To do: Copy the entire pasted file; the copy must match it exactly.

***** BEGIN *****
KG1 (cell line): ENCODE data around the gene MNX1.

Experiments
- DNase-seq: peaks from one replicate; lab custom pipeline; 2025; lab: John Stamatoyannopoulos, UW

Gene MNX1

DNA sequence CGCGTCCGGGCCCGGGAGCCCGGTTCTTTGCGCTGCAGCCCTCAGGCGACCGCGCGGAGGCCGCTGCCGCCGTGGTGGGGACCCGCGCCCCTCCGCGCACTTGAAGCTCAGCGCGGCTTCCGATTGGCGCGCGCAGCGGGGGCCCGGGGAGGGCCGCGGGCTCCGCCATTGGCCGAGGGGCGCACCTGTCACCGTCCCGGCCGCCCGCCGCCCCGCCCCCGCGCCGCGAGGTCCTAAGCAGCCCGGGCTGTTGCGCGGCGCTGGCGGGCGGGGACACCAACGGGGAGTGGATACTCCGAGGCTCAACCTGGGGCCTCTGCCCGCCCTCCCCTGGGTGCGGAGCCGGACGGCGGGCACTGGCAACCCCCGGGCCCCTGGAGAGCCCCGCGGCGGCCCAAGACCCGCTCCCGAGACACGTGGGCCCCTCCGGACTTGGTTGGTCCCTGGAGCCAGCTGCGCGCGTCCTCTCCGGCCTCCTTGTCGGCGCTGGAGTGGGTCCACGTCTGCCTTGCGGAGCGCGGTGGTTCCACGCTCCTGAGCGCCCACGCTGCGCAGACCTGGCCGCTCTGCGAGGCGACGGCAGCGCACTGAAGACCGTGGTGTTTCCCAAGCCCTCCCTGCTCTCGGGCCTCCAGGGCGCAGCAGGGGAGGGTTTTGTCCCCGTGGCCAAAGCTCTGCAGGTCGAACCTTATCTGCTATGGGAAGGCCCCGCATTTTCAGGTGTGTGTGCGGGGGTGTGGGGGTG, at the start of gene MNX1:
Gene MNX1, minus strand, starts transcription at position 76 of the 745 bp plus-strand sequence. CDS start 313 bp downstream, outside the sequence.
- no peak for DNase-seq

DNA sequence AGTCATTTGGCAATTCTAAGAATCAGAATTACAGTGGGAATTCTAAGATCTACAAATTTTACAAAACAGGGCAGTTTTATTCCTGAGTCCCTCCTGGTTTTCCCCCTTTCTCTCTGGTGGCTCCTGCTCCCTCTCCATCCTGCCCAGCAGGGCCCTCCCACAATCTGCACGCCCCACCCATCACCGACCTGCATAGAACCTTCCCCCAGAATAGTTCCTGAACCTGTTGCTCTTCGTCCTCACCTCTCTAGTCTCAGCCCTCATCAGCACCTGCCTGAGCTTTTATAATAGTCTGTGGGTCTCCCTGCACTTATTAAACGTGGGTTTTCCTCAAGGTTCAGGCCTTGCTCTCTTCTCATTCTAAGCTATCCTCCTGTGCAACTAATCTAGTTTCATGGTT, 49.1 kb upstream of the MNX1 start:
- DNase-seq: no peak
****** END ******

KG1 (cell line): ENCODE data around the gene MNX1.

Experiments
- DNase-seq: peaks from one replicate; lab custom pipeline; 2025; lab: John Stamatoyannopoulos, UW

Gene MNX1

DNA sequence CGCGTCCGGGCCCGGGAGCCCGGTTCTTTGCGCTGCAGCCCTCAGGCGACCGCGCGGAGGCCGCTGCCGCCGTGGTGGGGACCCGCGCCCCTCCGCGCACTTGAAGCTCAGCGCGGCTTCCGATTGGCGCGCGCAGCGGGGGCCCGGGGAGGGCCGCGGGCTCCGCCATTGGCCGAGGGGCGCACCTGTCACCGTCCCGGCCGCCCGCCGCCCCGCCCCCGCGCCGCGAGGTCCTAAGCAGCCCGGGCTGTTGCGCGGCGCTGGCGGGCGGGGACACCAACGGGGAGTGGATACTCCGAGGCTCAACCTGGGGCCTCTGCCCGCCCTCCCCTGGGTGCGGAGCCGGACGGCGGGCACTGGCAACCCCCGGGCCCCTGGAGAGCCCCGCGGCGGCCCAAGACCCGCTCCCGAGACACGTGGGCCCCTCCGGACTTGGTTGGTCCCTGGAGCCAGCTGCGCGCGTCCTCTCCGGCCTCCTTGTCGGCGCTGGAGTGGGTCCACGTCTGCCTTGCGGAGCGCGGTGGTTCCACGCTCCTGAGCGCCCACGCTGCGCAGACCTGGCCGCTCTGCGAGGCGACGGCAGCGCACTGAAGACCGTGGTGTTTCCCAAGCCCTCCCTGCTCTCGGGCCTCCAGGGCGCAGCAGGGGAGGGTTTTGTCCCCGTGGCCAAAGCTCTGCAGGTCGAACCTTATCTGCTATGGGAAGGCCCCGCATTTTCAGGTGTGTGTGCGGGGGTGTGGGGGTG, at the start of gene MNX1:
Gene MNX1, minus strand, starts transcription at position 76 of the 745 bp plus-strand sequence. CDS start 313 bp downstream, outside the sequence.
- no peak for DNase-seq

DNA sequence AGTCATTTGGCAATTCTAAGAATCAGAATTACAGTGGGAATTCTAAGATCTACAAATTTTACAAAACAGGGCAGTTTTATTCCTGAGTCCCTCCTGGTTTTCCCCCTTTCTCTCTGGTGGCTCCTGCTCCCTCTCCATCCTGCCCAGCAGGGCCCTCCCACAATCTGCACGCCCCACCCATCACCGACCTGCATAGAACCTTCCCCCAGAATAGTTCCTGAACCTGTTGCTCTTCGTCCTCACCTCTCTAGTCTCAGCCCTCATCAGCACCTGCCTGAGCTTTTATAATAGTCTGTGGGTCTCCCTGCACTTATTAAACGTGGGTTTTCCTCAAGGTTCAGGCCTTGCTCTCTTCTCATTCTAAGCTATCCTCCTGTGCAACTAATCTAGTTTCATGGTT, 49.1 kb upstream of the MNX1 start:
- DNase-seq: no peak